### Normalization functions

There are many ways of doing normalization, in this article we focus on the following type \[y=f(x) \text{ s.t. } y_i\geq 0, \sum y_i=1. \] Such normalization functions are widely used in the machine learning field, for example, to represent discrete probability distributions.

### How to construct a normalization function

A straightforward approach is

- Map input from real numbers to non-negative numbers (to ensure \(y_i\geq 0\))
- Divide by the sum (to ensure \(\sum y_i=1\))

### Softmax

Softmax is a good example of this type

- The exponentiation \(e^x\) maps \(x\) from real numbers to positive numbers
- Divide by \(\sum e^{x_i}\)

Then we have Softmax \[y_i = \frac{e^{x_i}}{\sum e^{x_j}}\]

### Why the name Softmax

Suppose the max function returns a one-hot vector with one at the index of maximum value and zero elsewhere, for example
\[x=[-2,-1], \quad max(x)=[0,1].\]
Softmax will return a “softened” version where the index of maximum value still has the largest value but is smaller than one

\[softmax(x)=[0.269, 0.731].\]

### Why Softmax

People use Softmax because it is the canonical link function for the cross entropy loss, which basically means the derivative for the duo is nice, ref: Derivative of Softmax loss function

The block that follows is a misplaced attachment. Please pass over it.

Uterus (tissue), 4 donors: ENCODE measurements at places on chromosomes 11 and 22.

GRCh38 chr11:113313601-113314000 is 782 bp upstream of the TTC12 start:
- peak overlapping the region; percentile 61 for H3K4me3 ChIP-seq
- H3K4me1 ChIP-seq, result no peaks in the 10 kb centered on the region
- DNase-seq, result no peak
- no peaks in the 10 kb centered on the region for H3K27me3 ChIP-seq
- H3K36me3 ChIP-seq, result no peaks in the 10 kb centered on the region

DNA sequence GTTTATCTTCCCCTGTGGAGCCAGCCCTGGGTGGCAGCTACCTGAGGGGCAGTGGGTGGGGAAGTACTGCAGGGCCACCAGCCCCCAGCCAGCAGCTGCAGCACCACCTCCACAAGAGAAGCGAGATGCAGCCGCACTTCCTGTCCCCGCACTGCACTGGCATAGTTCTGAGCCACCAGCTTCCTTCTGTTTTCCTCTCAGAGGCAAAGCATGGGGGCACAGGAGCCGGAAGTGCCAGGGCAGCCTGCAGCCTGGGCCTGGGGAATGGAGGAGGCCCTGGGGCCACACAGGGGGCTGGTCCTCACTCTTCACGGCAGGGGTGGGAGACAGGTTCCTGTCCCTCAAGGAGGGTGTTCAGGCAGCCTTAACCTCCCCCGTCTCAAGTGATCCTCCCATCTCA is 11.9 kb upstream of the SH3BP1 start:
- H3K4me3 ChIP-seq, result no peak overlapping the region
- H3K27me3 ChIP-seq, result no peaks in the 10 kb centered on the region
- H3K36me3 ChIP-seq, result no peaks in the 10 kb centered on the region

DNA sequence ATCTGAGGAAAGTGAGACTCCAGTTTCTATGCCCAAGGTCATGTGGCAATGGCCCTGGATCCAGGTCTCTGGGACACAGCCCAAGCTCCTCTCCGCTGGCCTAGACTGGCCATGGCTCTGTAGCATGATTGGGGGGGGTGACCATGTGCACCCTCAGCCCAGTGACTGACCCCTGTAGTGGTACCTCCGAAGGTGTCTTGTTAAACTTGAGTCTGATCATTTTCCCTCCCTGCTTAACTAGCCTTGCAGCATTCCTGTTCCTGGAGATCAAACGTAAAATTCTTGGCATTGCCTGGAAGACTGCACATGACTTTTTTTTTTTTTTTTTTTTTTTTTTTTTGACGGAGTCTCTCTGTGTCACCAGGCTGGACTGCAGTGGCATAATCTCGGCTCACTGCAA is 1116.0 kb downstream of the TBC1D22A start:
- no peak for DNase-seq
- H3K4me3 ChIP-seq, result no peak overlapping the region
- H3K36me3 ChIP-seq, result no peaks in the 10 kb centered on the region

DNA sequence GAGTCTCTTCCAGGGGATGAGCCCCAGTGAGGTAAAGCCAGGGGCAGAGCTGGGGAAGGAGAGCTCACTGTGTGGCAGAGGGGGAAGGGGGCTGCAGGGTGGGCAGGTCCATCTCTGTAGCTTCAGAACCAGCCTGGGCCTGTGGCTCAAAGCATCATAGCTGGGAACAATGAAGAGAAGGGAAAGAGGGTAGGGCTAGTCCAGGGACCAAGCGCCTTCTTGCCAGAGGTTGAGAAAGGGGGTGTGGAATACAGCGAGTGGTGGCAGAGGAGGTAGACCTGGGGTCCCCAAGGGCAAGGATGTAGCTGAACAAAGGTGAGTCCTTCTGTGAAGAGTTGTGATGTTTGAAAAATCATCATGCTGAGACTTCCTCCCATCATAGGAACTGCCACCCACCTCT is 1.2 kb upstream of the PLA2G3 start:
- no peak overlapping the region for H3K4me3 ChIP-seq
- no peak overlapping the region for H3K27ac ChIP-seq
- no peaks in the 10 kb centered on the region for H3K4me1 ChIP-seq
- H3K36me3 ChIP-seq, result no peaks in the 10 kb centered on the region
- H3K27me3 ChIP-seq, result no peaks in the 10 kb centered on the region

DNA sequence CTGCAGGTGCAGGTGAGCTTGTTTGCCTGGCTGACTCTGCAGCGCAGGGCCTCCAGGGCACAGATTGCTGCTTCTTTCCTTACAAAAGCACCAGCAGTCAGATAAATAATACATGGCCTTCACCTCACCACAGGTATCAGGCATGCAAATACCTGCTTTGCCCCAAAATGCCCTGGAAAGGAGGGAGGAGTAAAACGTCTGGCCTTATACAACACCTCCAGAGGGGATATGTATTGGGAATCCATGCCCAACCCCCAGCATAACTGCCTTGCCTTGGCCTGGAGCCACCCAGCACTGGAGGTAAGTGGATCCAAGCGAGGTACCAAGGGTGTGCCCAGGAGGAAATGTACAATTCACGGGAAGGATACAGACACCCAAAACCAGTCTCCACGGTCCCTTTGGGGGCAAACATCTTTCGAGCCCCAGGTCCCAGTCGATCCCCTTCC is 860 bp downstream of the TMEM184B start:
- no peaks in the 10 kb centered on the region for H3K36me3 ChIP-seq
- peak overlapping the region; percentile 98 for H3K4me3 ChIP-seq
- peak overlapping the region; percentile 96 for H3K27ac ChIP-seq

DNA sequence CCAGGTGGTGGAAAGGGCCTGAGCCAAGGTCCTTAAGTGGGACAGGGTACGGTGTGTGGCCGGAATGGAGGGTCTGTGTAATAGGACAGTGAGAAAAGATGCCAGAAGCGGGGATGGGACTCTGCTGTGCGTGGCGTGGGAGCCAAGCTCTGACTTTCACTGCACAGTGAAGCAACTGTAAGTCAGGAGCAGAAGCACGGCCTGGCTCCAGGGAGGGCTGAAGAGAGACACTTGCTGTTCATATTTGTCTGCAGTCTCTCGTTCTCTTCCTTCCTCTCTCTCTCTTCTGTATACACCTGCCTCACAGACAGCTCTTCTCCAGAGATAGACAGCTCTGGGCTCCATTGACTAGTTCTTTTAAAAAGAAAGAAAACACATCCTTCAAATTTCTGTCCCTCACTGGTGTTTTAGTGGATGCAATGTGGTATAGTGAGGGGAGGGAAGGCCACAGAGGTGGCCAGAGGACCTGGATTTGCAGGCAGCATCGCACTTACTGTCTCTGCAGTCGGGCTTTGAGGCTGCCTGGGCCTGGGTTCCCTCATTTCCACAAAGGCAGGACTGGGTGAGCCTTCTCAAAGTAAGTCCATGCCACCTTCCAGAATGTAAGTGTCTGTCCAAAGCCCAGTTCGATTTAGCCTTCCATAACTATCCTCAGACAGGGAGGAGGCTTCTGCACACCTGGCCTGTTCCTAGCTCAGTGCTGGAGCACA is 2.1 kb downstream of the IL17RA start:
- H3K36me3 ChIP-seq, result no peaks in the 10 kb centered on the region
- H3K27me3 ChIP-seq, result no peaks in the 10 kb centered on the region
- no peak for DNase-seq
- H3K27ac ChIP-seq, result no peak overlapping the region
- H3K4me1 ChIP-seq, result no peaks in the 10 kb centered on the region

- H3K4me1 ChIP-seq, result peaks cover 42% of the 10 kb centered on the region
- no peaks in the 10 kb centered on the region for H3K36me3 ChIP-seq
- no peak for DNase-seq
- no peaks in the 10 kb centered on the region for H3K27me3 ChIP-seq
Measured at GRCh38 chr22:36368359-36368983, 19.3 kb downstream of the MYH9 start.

\[L =\sum t_i\log y_i = \sum t_i\log\frac{e^{x_i}}{\sum e^{x_j}} = \sum t_i (x_i - \log\sum e^{x_j})\] \[\frac{\partial L}{\partial x_i} = y_i - t_i.\]

For better numerical stability, the operation \(\log\sum e^{x}\) can be implemented using the LogSumExp trick. Otherwise we’ll often need to clip its value to avoid numerical under/overflow, which will lead to inaccurate derivative.

Therefore in practice, some libraries implement Softmax as part of the loss function for the aforementioned benefits in forward and backward passes. The operation of computing \(x_i - \log\sum e^{x_i}\) is often called *LogSoftMax*.